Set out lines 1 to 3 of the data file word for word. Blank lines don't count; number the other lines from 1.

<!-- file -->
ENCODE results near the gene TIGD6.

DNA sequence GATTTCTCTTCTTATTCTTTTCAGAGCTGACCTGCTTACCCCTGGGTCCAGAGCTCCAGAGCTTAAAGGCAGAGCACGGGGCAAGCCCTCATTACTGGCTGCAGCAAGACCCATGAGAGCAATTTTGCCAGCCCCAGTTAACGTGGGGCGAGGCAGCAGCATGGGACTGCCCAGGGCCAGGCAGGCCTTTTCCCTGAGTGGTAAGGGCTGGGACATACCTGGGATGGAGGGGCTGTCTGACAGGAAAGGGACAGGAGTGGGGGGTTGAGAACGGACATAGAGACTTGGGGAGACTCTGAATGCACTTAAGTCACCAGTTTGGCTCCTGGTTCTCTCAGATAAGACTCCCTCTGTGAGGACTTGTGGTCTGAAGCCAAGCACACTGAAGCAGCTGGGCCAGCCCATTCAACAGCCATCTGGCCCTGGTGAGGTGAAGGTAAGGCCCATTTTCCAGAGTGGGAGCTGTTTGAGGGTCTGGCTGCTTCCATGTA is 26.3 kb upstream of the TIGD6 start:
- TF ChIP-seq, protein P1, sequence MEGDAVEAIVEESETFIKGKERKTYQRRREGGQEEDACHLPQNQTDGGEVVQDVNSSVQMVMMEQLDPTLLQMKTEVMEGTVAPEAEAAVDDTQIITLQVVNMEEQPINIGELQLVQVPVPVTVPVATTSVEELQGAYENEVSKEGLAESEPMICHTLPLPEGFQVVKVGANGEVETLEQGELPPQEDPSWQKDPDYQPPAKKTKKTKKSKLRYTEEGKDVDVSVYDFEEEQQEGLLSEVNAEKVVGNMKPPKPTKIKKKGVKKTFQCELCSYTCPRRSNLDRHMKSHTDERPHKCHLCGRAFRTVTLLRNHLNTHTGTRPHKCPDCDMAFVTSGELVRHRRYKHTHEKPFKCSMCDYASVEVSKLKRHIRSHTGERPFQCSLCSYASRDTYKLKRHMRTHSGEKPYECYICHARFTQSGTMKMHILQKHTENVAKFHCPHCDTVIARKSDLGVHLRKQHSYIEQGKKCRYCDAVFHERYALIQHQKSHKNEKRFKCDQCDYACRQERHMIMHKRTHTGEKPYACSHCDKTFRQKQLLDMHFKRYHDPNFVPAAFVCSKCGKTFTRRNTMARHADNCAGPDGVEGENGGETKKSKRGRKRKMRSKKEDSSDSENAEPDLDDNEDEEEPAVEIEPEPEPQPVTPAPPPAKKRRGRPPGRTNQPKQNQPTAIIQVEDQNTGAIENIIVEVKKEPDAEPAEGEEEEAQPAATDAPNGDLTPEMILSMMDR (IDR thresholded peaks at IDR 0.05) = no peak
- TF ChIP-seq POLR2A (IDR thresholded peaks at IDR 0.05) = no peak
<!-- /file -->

ENCODE results near the gene TIGD6.

DNA sequence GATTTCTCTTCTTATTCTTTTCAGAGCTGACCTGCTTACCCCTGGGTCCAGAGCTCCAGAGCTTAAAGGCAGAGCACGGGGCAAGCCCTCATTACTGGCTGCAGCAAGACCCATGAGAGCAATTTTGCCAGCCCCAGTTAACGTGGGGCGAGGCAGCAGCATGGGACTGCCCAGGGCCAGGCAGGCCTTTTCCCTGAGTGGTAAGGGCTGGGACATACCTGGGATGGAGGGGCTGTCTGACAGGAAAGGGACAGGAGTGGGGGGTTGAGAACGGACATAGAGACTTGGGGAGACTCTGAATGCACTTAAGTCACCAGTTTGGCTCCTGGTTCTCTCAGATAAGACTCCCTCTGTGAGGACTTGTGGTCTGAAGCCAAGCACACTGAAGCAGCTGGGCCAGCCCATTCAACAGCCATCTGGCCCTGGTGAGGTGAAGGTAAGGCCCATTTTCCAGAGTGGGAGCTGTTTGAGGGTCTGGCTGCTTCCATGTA is 26.3 kb upstream of the TIGD6 start:
- TF ChIP-seq, protein P1, sequence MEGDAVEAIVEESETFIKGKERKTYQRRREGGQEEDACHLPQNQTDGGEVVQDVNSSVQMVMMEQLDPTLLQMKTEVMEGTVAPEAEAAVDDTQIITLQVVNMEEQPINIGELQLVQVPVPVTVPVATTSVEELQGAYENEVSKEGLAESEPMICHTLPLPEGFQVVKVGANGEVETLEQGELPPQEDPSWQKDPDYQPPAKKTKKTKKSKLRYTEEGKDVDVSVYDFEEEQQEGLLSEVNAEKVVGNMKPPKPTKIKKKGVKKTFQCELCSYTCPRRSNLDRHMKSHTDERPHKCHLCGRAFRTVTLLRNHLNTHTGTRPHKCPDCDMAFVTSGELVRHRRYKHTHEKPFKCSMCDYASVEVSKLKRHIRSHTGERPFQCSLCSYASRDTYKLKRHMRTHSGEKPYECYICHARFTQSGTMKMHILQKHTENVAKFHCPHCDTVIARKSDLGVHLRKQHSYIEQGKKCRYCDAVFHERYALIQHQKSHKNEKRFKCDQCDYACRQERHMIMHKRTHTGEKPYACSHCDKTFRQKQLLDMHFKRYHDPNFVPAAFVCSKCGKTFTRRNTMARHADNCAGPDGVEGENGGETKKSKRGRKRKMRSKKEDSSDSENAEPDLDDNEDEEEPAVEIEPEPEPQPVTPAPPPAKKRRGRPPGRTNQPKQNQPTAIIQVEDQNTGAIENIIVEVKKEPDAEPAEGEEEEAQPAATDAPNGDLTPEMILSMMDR (IDR thresholded peaks at IDR 0.05) = no peak